I’ve been here before: and more than once. The first time was after Highland Bike 1 when I had a few of the injuries that are recurrent today. Some might say they’re overuse but I prefer to use the term finding the limits. To be quite honest however, this is Wednesday night and I’m literally staggering towards a record that I never contemplated that I would ever be able to grasp with both hands…
One thousand miles in a calendar month.
It isn’t the just the miles that do the damage. It isn’t even just the time that it takes that does the damage. What does the damage is the constant pressure of having to deliver huge miles, day after day, on top of a full time demanding job. As things stand, I’m averaging 51 miles for every day that I’ve been on the bike in May. And I’ve also been at work on 27 of them, with the exception of the two days that I did the Highland Bike with #TeamOscar. And maybe that’s where the problem lies. I’m often asked to go cycling at weekends and I always turn that opportunity down because Saturday and Sunday are my rest days. I’ve said it many times but if I start a new week unrefreshed, the outcome is both certain and unpleasant. Right now, I’m not in a good place.
On the injury front, I have an issue with the hamstring tendon at the back of my right knee. In fairness I’ve had that injury on an off for over twelve months, ever since HB1 when I think back, and I’ve kind of managed it with ice, ultrasound and a good talking to. But now I also have an issue in the back of my other knee, that one that for years has been referred to as my bad knee because that’s the one I crocked in the Corrieyairick Pass race and which subsequently required surgery and finished my running career. Then there’s constant cramping in my right quad. I’ve had that before too and I’ll deal with that by scoffing bananas and taking more water onboard. I’m convinced it’s dehydration related. And finally there’s my hernia scar. It’s been on fire for the past fortnight and whilst the cough test tells me that the repair is still okay, the scar isn’t. That gets the Sudocrem treatment every night to try and douse the flames. But see the worst part: riding along into the teeth of a gale when the pain suddenly kicks in extra sharp and you think “oh feck, I hope it hasn’t burst”! Then it recedes again, you check over it when you get home and it’s still intact. I always come to the conclusion that it must be the tight cycling gear digging into the sore spot. But it isn’t nice.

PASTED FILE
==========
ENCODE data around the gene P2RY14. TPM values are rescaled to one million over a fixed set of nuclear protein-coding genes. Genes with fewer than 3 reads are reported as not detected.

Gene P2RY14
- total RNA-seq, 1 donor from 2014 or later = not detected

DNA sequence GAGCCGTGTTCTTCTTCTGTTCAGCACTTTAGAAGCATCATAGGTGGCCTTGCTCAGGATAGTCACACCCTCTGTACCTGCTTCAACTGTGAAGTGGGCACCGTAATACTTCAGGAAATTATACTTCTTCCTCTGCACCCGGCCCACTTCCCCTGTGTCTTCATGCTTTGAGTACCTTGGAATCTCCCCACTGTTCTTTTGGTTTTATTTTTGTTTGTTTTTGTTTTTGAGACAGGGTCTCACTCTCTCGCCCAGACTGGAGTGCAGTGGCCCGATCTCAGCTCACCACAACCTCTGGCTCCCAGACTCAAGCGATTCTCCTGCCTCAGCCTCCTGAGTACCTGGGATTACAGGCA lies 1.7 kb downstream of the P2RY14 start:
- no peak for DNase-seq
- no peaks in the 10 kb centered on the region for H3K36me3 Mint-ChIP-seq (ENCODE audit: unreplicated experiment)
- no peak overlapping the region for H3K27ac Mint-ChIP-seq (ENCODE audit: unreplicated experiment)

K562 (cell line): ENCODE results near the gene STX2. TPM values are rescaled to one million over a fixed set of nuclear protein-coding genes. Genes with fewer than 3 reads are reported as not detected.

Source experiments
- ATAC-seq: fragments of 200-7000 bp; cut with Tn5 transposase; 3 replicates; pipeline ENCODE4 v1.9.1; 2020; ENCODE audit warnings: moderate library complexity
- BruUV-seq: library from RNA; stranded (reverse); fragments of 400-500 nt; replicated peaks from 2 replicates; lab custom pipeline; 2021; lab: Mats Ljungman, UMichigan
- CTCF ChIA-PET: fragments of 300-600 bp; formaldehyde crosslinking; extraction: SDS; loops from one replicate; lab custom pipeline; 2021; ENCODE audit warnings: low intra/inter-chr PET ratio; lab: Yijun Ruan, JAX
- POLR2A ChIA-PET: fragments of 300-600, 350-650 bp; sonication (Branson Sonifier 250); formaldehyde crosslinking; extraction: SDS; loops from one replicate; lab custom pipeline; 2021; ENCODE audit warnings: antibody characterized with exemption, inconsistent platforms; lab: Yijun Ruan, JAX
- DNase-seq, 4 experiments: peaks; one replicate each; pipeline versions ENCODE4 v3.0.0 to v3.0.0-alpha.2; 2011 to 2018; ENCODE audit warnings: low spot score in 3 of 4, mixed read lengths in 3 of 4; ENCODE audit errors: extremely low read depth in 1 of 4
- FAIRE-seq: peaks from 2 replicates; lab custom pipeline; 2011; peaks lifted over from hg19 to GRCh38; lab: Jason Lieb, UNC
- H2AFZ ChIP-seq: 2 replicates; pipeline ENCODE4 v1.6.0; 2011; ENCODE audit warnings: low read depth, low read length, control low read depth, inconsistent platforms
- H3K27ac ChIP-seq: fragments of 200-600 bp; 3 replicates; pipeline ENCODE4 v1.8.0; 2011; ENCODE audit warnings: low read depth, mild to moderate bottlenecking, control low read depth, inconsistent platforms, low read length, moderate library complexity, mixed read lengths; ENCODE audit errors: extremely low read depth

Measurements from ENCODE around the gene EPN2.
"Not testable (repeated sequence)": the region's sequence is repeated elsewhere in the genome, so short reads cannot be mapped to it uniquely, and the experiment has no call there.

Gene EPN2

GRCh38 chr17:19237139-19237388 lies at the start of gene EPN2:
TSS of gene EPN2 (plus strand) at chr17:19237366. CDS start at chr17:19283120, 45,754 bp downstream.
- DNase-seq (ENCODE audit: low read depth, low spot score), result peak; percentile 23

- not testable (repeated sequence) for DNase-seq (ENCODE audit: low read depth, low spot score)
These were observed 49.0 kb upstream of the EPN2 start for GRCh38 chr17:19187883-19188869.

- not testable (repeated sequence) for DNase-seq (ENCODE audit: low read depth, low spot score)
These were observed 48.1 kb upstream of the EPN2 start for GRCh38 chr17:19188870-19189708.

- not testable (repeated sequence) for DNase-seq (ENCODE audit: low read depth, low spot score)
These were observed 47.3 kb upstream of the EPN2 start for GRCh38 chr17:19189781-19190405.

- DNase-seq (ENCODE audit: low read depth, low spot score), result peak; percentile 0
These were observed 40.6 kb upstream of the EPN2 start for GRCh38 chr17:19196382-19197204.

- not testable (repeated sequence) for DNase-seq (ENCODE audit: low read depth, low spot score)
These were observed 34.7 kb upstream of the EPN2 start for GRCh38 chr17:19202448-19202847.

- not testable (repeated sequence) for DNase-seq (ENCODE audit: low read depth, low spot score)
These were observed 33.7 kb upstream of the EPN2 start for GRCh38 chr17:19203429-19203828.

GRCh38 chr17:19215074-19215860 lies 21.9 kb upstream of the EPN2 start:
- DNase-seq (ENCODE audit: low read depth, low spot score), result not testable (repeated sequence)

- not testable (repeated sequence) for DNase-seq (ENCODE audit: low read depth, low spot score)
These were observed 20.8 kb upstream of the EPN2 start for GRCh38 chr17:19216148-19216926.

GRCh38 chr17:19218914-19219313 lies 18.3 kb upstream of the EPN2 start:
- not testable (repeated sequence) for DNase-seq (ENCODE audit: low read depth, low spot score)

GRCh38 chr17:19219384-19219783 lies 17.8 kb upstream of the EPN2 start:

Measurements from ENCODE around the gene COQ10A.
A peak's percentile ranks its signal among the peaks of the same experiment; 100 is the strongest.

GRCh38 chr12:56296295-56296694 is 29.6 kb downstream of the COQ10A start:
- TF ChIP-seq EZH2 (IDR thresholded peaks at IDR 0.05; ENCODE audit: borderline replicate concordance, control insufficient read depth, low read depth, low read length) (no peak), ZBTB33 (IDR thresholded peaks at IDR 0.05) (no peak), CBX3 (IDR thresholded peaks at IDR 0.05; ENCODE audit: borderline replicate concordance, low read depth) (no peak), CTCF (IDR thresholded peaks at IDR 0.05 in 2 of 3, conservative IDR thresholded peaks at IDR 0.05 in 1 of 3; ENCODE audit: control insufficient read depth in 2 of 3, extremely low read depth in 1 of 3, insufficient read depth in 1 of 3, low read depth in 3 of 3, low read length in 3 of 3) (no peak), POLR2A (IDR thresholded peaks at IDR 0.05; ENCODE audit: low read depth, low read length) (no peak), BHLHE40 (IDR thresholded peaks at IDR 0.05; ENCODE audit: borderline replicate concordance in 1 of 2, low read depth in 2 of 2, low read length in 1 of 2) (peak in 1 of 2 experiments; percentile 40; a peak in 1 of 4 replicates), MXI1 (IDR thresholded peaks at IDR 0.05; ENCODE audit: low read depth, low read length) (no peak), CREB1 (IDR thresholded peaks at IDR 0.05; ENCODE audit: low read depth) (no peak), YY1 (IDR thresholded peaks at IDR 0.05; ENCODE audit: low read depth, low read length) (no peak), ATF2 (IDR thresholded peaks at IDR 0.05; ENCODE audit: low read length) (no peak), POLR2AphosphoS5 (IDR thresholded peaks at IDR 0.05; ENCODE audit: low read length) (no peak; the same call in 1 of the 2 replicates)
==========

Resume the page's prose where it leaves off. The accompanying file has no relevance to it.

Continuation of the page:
It’s at times when I feel like this that I realise that no one, not even my most fervent of supporters, can grasp how feckin’ difficult LifeCycleForNeuroblastoma really is: just like I have no proper understanding whatsoever what it must be like to live your life 24×7 with a child that’s in constant pain, and not knowing what the next day, next week or next month will bring. No one can until you’ve been there. But that’s the very thing that binds LFN to the families who live with neuroblastoma all year round. Gail Paterson called it right when she said recently “A year ago we were a normal family; now cancer is normal”. For me, two years ago, my daily working routine was normal; now it is one monumental physical and mental workload piled high on top of a normal working family life. But I won’t change my ways. I’m stubborn, I’ll freely admit it, but hey, if I wasn’t stubborn I most certainly wouldn’t be sitting on 14,500 odd miles after 21 months on the road. Stubborn, or committed as prefer to call it, should be my middle name.